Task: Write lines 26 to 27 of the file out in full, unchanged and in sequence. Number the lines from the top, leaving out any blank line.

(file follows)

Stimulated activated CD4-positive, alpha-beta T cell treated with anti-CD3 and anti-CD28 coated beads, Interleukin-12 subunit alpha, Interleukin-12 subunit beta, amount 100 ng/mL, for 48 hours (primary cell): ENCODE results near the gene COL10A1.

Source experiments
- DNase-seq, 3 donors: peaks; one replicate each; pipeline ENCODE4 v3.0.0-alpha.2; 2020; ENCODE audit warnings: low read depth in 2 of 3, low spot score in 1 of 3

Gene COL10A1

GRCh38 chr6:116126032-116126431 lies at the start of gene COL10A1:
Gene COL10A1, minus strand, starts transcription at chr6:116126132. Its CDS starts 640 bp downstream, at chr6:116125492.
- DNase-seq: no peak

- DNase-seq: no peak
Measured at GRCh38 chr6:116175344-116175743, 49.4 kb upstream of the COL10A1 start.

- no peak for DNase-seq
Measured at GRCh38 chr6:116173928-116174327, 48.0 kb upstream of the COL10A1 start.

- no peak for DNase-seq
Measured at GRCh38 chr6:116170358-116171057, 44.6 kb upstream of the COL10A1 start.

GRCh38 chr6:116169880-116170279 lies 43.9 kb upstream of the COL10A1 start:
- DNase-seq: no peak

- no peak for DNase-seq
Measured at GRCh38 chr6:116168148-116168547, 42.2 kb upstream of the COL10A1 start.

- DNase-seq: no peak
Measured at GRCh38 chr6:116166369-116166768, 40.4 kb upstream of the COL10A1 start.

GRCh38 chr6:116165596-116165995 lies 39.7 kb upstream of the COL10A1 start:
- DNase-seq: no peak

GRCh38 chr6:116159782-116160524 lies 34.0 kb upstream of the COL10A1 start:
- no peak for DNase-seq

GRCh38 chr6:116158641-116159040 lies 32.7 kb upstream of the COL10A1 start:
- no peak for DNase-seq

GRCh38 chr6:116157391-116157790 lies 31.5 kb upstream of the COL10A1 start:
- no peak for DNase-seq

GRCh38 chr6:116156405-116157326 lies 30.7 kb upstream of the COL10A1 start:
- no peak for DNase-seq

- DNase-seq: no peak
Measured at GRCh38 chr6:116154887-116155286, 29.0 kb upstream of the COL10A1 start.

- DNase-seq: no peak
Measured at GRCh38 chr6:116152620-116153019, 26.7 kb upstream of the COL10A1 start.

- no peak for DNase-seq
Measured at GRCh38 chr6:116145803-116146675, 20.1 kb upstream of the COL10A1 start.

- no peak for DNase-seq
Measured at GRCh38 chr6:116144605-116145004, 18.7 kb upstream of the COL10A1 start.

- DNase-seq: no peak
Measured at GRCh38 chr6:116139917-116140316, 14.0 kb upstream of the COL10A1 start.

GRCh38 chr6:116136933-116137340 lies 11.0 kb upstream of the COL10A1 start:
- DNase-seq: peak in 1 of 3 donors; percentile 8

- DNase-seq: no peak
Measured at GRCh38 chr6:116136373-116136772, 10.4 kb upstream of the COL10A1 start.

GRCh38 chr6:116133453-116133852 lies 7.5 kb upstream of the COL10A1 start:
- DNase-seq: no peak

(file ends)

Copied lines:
GRCh38 chr6:116157391-116157790 lies 31.5 kb upstream of the COL10A1 start:
- no peak for DNase-seq